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Date: Sun, 9 Dec 2012 05:02:48 +0400
From: Solar Designer <solar@...nwall.com>
To: john-dev@...ts.openwall.com
Subject: Re: bitslice DES on GPU

Sayantan -

On Fri, Dec 07, 2012 at 09:58:12AM +0530, Sayantan Datta wrote:
> My task is even simpler though. I only need to replace a set of compile
> time constants. Using build options I can eliminate the source,llvmir
> ,amdil sections and keep only the text/ISA section in the binaries. My
> problem is that I cannot pinpoint any location for patching. First I search
> for an integer constant in binaries and came up with a set of locations
> where I can find that integer. Next I change the constant and do the search
> again to get a second set of locations. But I couldn't find any common
> location between the two sets.

This suggests that you should be searching for other than raw values of
the constants.

> Should I be looking for  character
> equivalent of integers(like what we do for text files e.g string matching )
> instead of searching binary integers in the header ?

No.

What we're looking for is a sequence of _bits_ matching the immediate
offsets that we hard-code in the source.  Moreover, the few always-zero
least-significant bits might not be encoded there at all.  For example,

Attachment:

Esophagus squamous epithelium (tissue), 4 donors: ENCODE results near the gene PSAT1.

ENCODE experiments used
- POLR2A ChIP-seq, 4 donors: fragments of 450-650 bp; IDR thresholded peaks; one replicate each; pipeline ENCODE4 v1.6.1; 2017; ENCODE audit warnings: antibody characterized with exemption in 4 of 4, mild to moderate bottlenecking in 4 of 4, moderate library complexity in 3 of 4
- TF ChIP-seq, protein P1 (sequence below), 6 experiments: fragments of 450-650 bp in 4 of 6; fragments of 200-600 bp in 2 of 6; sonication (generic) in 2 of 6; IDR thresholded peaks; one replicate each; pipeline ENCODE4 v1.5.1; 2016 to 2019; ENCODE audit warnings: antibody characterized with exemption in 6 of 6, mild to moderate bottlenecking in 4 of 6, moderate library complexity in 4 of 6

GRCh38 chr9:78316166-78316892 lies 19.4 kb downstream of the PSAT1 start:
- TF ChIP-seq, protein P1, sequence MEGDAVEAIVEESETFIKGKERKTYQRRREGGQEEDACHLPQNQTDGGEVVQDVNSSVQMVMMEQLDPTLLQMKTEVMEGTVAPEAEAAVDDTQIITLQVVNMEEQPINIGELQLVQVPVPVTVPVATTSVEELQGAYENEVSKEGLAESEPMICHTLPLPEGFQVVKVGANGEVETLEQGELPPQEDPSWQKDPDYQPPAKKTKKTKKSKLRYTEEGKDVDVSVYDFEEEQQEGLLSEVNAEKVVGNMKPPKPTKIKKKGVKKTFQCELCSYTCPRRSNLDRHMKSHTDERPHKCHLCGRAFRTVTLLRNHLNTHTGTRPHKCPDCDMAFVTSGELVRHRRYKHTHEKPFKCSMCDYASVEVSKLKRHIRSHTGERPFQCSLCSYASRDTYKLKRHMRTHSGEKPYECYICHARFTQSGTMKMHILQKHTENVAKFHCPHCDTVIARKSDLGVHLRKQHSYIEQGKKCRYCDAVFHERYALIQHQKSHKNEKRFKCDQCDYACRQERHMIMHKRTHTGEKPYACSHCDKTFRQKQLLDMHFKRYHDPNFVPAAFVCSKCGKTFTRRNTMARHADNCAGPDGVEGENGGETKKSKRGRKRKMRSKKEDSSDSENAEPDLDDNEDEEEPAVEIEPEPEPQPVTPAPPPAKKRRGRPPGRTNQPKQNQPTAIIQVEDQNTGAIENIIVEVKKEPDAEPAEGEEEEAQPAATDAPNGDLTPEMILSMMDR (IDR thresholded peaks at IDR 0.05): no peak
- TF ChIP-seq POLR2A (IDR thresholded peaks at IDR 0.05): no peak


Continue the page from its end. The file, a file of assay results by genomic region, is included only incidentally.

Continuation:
if an instruction can only load 32-bit aligned values, then it will not
need to encode 2 least-significant bits of the byte offset.  In other
words, it will encode the 32-bit word offset rather than byte offset.
For loads to VGPRs (which we probably have here), the granularity can be
up to 512-bit.

Additionally, there might be some other base offset added to your
hard-coded offsets.  So the offsets might not be the same as what you
specify, and they might even be negative.  (The immediate offset field
is typically a small signed integer.  To maximize the available range,
if required, the compiler may choose to use offsets relative to other
than the beginning of the memory area in question.)

Your best bet to find them is really to compare several builds, for
different hard-coded offsets.  Then for the locations that differ across
the builds, you can calculate the deltas - and match those against
deltas between your hard-coded offsets, with varying shift amounts
added (since the immediate offset field does not have to start right at
instruction boundary, nor at a byte boundary).

Another potential hurdle is endianness.  The instruction field does not
have to be in the same endianness as the host's integers are.

In AMD_Southern_Islands_Instruction_Set_Architecture.pdf (SHA-1:
c64c24077eab93b070d291da3624a8d988d70d5d), see pages 66, 89.  It appears
that we need to be patching 12-bit field called inst_offset.

Alexander

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